Due to China’s status as the soon to be undisputed leading economy of the world and due to South East Asia’s regional proximity to the leading superpower, those nations which show a willingness to embrace the “win-win” Chinese model while abandoning the confrontational zero-sum model that the US has thrust upon much of South East Asia, will ultimately reap the rewards for doing so.
At the same time the Philippines models itself not as a Chinese “ally” but as a genuinely non-aligned state whose regional and global partnerships are designed to extract the greatest maxim of prosperity for Filipinos while minimising old conflicts. In this sense, the best trade that all nations can make is the swapping of territorial conflicts for agreements based on trade and cultural exchange. This model has been beneficial in minimising tensions throughout the world and while the US seeks to use the South China Sea as a means to sow discord among ASEAN members and between ASEAN and China, Duterte has proven that the opposite approach is the one which will result in mutually assured prosperity and increased diplomatic cooperation.
While Vietnam’s relations with the US have gone from a state of bloody war, to one of sceptical but increasingly close cooperation, China is nevertheless Vietnam’s number one trading partner. As a country whose relations with the US are far less historically intertwined than that between Manila and Washington, Duterte’s model could serve as a useful starting point for the necessary rapprochement between Vietnam and China. If Philippines can take a realistic “win-win” approach to China, Vietnam, in spite of a fractious history could eventually do the same, especially considering Russia’s historically good ties to Vietnam and its current superpower partnership with Beijing.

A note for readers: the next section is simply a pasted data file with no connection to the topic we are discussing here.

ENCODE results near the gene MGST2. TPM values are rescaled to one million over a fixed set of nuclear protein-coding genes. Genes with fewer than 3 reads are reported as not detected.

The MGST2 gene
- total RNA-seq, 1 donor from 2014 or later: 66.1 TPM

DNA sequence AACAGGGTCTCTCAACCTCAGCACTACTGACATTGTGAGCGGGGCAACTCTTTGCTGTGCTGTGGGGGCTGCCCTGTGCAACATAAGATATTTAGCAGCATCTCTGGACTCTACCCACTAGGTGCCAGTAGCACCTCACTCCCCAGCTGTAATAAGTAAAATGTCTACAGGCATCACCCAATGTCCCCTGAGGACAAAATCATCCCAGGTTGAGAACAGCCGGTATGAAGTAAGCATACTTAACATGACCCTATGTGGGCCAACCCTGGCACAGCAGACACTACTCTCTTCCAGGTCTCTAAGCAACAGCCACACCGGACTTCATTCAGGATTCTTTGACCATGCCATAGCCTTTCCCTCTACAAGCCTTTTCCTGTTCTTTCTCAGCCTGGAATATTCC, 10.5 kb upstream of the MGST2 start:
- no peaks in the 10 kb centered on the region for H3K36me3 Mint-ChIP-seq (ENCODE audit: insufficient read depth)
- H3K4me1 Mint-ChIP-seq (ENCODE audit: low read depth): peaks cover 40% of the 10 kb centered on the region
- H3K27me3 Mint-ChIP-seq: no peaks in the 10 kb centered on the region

While Non-Aligned Movement members will never agree on everything, as this was never the goal of the bloc, there are clear generational leaders of the movement who typically attain their stature based on the ability to win new friends, increase meaningful sovereignty and prosperity, all without alienating former allies beyond that which is inevitable.
In this sense, Duterte has not only led a peaceful political and geo-political revolution for Philippines and more broadly in South East Asia, he has also become the leading light of the Non-Aligned Movement in an era where old global alliances are collapsing, thus renewing the importance of a movement whose inception represented a rejection of dogmatic relations with other states”.
In refraining from stating which country has supplied the new batch of weapon to the country, Duterte is once again demonstrating that he has a unique ability to leave all doors of opportunity open to his country, while only turning away from those which have already been slammed by dishonest partners. While the world guesses as to which country has supplied the weapons, Duterte has skillfully revealed that he has many more international friends than his opponents who remain stuck in a timewarp shaped by what Duterte accurately states as “the colonial mentality”.